Nuclear processing and quality control of eukaryotic RNA is mediated by the RNA exosome, which is regulated by accessory factors. However, the mechanism of exosome recruitment to its ribonucleoprotein (RNP) targets remains poorly understood. Here we disclose a physical link between the human exosome and the cap-binding complex (CBC). The CBC associates with the ARS2 protein to form CBC-ARS2 (CBCA), and then further connects together with the ZC3H18 protein to the nuclear exosome targeting (NEXT) complex, forming CBC-NEXT (CBCN). RNA immunoprecipitation using CBCN factors as well as the analysis of combinatorial depletion of CBCN and exosome components underscore the functional relevance of CBC-exosome bridging at the level of target RNA. Specifically, CBCA suppresses read-through products of several RNA families by promoting their transcriptional termination. We suggest that the RNP 5′cap links transcription termination to exosomal RNA degradation via CBCN.
Innovation is central to the scientific endeavor, and yet the current system of funding in the United States discourages innovation, especially in the young. Subtle alterations to the funding system, guided in part by the success of the European Research Council, could have major effects on encouraging innovation.
Understanding the in vivo dynamics of protein localization and their physical interactions is important for many problems in Biology. To enable systematic protein function interrogation in a multicelluar context, we built a genome-scale transgenic platform for in vivo expression of fluorescent and affinity tagged proteins in Caenorhabditis elegans under endogenous cis regulatory control. The platform combines computer-assisted transgene design, massively parallel DNA engineering and next generation sequencing to generate a resource of 14637 genomic DNA transgenes, which covers 73% of the proteome. The multipurpose tag used allows any protein of interest to be localized in vivo or affinity purified using standard tag-based assays. We illustrate the utility of the resource by systematic chromatin immunopurification and automated 4D imaging, which produced detailed DNA binding and cell/tissue distribution maps for key transcription factor proteins
The Golgi apparatus is an intracellular compartment necessary for post-translational modification, sorting and transport of proteins. It plays a key role in mitotic entry through the Golgi mitotic checkpoint. In order to identify new proteins involved in the Golgi mitotic checkpoint, we combine the results of a knockdown screen for mitotic phenotypes and a localization screen. Using this approach, we identify a new Golgi protein C11ORF24 (NP_071733.1). We show that C11ORF24 has a signal peptide at the N-terminus and a transmembrane domain in the C-terminal region. C11ORF24 is localized on the Golgi apparatus and on the trans-Golgi network. A large part of the protein is present in the lumen of the Golgi apparatus whereas only a short tail extends into the cytosol. This cytosolic tail is well conserved in evolution. By FRAP experiments we show that the dynamics of C11ORF24 in the Golgi membrane are coherent with the presence of a transmembrane domain in the protein. C11ORF24 is not only present on the Golgi apparatus but also cycles to the plasma membrane via endosomes in a pH sensitive manner. Moreover, via video-microscopy studies we show that C11ORF24 is found on transport intermediates and is colocalized with the small GTPase RAB6, a GTPase involved in anterograde transport from the Golgi to the plasma membrane. Knocking down C11ORF24 does not lead to a mitotic phenotype or an intracellular transport defect in our hands. All together, these data suggest that C11ORF24 is present on the Golgi apparatus, transported to the plasma membrane and cycles back through the endosomes by way of RAB6 positive carriers.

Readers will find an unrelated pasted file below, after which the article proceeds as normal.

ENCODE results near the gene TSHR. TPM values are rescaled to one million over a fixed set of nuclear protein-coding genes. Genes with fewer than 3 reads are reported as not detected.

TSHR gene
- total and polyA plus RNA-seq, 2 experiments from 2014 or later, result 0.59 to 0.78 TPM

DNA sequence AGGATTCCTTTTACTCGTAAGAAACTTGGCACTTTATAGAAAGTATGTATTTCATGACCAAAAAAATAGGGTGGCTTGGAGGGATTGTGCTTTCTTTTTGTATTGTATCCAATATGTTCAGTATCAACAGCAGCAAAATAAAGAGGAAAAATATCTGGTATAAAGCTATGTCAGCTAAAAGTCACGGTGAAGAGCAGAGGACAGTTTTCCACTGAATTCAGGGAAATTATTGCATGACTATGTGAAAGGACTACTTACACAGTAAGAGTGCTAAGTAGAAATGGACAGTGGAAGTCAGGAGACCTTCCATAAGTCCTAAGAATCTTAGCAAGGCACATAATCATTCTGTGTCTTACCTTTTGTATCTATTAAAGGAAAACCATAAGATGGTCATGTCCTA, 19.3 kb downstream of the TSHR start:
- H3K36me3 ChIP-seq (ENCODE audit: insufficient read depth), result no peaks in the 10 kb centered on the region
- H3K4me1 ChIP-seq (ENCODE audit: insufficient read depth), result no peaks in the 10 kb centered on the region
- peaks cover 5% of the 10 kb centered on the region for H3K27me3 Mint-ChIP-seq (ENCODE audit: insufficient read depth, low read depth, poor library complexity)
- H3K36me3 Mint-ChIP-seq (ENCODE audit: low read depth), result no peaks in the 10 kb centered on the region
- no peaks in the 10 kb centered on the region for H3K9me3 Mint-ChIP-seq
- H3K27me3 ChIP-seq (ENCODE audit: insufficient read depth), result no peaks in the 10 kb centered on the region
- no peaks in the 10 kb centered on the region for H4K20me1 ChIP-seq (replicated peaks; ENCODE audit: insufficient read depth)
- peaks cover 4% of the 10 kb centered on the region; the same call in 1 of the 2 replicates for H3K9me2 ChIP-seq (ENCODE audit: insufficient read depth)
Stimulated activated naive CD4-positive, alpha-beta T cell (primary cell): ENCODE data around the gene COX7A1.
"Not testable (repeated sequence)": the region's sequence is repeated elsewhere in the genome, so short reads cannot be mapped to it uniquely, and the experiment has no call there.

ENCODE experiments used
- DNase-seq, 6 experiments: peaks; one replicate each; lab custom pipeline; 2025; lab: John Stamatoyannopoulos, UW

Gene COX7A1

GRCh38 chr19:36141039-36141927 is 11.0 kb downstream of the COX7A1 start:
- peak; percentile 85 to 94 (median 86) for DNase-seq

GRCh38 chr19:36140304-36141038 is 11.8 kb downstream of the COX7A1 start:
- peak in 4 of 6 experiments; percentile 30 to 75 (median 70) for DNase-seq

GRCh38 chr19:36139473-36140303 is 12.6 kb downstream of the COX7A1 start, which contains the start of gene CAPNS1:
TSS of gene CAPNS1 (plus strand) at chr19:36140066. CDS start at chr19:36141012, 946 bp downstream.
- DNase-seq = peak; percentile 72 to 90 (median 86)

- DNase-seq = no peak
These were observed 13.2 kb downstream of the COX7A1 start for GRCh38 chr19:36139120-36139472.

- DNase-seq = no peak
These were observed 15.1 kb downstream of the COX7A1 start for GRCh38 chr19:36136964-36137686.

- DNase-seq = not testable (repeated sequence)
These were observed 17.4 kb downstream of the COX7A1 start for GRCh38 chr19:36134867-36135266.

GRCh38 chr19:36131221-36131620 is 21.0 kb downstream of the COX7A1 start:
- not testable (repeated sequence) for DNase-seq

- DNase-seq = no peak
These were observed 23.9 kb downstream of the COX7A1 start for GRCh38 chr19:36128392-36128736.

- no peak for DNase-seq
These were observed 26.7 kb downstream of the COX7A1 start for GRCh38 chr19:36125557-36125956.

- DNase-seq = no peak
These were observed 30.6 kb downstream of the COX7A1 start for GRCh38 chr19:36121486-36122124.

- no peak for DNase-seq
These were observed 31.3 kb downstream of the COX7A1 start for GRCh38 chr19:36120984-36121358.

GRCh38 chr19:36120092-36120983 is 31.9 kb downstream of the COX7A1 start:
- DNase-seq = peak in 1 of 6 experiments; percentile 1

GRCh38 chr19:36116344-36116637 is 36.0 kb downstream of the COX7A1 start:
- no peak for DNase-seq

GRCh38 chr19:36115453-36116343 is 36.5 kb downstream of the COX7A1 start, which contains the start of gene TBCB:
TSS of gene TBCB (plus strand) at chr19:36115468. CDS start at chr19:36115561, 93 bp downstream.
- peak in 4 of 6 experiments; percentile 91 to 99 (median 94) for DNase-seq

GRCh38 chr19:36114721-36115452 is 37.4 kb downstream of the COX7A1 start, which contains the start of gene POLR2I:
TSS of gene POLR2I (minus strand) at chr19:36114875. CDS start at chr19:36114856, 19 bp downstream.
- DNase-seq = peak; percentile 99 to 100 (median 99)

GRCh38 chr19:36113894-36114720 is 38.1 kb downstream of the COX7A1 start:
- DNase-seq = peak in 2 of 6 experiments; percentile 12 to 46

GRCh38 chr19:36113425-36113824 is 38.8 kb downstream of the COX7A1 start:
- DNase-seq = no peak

When vertebrate cells exit mitosis various cellular structures are re-organized to build functional interphase cells1. This depends on Cdk1 (cyclin dependent kinase 1) inactivation and subsequent dephosphorylation of its substrates2–4. Members of the protein phosphatase 1 and 2A (PP1 and PP2A) families can dephosphorylate Cdk1 substrates in biochemical extracts during mitotic exit5,6, but how this relates to postmitotic reassembly of interphase structures in intact cells is not known. Here, we use a live-cell imaging assay and RNAi knockdown to screen a genome-wide library of protein phosphatases for mitotic exit functions in human cells. We identify a trimeric PP2A–B55α complex as a key factor in mitotic spindle breakdown and postmitotic reassembly of the nuclear envelope, Golgi apparatus and decondensed chromatin. Using a chemically induced mitotic exit assay, we find that PP2A–B55α functions downstream of Cdk1 inactivation. PP2A–B55α isolated from mitotic cells had reduced phosphatase activity towards the Cdk1 substrate, histone H1, and was hyper-phosphorylated on all subunits. Mitotic PP2A complexes co-purified with the nuclear transport factor importin-β1, and RNAi depletion of importin-β1 delayed mitotic exit synergistically with PP2A–B55α. This demonstrates that PP2A–B55α and importin-β1 cooperate in the regulation of postmitotic assembly mechanisms in human cells.